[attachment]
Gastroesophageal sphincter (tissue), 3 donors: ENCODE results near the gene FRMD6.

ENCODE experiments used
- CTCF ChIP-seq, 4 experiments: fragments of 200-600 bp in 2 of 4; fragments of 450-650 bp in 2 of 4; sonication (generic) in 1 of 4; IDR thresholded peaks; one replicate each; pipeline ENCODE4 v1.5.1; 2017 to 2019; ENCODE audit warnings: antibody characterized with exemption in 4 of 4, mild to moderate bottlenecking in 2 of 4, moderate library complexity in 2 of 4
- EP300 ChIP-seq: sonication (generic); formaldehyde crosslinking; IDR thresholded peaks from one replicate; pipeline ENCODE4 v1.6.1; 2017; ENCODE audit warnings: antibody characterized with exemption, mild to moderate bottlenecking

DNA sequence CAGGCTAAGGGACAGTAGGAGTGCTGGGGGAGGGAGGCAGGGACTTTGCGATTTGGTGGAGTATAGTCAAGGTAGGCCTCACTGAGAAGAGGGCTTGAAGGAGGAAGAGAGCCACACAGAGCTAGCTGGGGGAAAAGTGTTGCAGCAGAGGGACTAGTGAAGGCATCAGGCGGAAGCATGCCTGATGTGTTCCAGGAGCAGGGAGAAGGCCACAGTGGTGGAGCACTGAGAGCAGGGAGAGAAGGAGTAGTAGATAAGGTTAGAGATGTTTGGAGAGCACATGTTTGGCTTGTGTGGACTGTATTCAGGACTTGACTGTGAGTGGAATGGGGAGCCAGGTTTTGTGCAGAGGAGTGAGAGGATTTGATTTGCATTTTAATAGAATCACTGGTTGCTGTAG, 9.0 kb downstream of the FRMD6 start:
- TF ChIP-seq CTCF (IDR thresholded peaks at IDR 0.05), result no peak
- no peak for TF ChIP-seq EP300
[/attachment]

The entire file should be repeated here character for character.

Gastroesophageal sphincter (tissue), 3 donors: ENCODE results near the gene FRMD6.

ENCODE experiments used
- CTCF ChIP-seq, 4 experiments: fragments of 200-600 bp in 2 of 4; fragments of 450-650 bp in 2 of 4; sonication (generic) in 1 of 4; IDR thresholded peaks; one replicate each; pipeline ENCODE4 v1.5.1; 2017 to 2019; ENCODE audit warnings: antibody characterized with exemption in 4 of 4, mild to moderate bottlenecking in 2 of 4, moderate library complexity in 2 of 4
- EP300 ChIP-seq: sonication (generic); formaldehyde crosslinking; IDR thresholded peaks from one replicate; pipeline ENCODE4 v1.6.1; 2017; ENCODE audit warnings: antibody characterized with exemption, mild to moderate bottlenecking

DNA sequence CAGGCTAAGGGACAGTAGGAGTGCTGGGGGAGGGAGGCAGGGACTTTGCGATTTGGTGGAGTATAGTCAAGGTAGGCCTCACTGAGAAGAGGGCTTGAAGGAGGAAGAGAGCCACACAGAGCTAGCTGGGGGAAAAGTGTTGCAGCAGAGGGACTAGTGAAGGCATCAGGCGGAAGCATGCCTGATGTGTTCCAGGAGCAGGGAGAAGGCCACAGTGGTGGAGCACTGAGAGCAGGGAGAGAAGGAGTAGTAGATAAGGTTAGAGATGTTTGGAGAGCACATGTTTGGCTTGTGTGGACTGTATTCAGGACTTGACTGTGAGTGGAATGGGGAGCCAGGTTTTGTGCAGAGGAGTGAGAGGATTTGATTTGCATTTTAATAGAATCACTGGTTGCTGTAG, 9.0 kb downstream of the FRMD6 start:
- TF ChIP-seq CTCF (IDR thresholded peaks at IDR 0.05), result no peak
- no peak for TF ChIP-seq EP300